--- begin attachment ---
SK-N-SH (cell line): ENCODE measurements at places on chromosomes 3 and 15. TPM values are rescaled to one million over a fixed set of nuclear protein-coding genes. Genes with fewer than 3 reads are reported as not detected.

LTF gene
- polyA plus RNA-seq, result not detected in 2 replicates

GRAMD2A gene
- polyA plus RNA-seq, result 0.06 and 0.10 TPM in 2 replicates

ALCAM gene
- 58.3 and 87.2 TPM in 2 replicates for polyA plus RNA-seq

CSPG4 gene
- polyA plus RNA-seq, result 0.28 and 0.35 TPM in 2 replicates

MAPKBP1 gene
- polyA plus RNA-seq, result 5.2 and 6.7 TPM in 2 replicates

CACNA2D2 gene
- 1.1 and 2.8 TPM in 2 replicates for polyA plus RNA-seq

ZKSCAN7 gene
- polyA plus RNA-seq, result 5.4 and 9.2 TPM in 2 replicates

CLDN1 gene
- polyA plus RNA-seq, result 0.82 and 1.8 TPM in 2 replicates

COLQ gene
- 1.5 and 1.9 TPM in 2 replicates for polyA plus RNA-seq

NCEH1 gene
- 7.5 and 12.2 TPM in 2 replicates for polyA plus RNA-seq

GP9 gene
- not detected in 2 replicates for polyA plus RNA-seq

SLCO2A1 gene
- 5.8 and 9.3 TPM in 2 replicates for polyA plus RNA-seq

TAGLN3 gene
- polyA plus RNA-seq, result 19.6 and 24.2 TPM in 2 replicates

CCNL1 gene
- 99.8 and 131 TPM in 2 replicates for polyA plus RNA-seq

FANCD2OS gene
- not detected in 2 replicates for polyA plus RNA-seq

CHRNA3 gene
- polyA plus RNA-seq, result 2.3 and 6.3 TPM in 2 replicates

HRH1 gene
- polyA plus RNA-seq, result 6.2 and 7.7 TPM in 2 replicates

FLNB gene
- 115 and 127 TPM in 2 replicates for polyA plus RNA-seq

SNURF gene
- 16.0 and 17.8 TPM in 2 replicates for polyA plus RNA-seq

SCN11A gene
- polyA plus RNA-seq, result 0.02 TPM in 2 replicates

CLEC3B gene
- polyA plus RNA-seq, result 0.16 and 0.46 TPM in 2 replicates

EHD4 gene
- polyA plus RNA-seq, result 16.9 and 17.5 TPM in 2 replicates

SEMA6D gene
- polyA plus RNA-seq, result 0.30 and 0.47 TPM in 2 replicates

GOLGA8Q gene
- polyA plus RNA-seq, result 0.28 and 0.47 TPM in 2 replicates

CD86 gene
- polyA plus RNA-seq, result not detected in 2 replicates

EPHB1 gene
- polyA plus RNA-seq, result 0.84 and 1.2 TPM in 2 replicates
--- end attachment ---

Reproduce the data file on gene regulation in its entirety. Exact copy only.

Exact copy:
SK-N-SH (cell line): ENCODE measurements at places on chromosomes 3 and 15. TPM values are rescaled to one million over a fixed set of nuclear protein-coding genes. Genes with fewer than 3 reads are reported as not detected.

LTF gene
- polyA plus RNA-seq, result not detected in 2 replicates

GRAMD2A gene
- polyA plus RNA-seq, result 0.06 and 0.10 TPM in 2 replicates

ALCAM gene
- 58.3 and 87.2 TPM in 2 replicates for polyA plus RNA-seq

CSPG4 gene
- polyA plus RNA-seq, result 0.28 and 0.35 TPM in 2 replicates

MAPKBP1 gene
- polyA plus RNA-seq, result 5.2 and 6.7 TPM in 2 replicates

CACNA2D2 gene
- 1.1 and 2.8 TPM in 2 replicates for polyA plus RNA-seq

ZKSCAN7 gene
- polyA plus RNA-seq, result 5.4 and 9.2 TPM in 2 replicates

CLDN1 gene
- polyA plus RNA-seq, result 0.82 and 1.8 TPM in 2 replicates

COLQ gene
- 1.5 and 1.9 TPM in 2 replicates for polyA plus RNA-seq

NCEH1 gene
- 7.5 and 12.2 TPM in 2 replicates for polyA plus RNA-seq

GP9 gene
- not detected in 2 replicates for polyA plus RNA-seq

SLCO2A1 gene
- 5.8 and 9.3 TPM in 2 replicates for polyA plus RNA-seq

TAGLN3 gene
- polyA plus RNA-seq, result 19.6 and 24.2 TPM in 2 replicates

CCNL1 gene
- 99.8 and 131 TPM in 2 replicates for polyA plus RNA-seq

FANCD2OS gene
- not detected in 2 replicates for polyA plus RNA-seq

CHRNA3 gene
- polyA plus RNA-seq, result 2.3 and 6.3 TPM in 2 replicates

HRH1 gene
- polyA plus RNA-seq, result 6.2 and 7.7 TPM in 2 replicates

FLNB gene
- 115 and 127 TPM in 2 replicates for polyA plus RNA-seq

SNURF gene
- 16.0 and 17.8 TPM in 2 replicates for polyA plus RNA-seq

SCN11A gene
- polyA plus RNA-seq, result 0.02 TPM in 2 replicates

CLEC3B gene
- polyA plus RNA-seq, result 0.16 and 0.46 TPM in 2 replicates

EHD4 gene
- polyA plus RNA-seq, result 16.9 and 17.5 TPM in 2 replicates

SEMA6D gene
- polyA plus RNA-seq, result 0.30 and 0.47 TPM in 2 replicates

GOLGA8Q gene
- polyA plus RNA-seq, result 0.28 and 0.47 TPM in 2 replicates

CD86 gene
- polyA plus RNA-seq, result not detected in 2 replicates

EPHB1 gene
- polyA plus RNA-seq, result 0.84 and 1.2 TPM in 2 replicates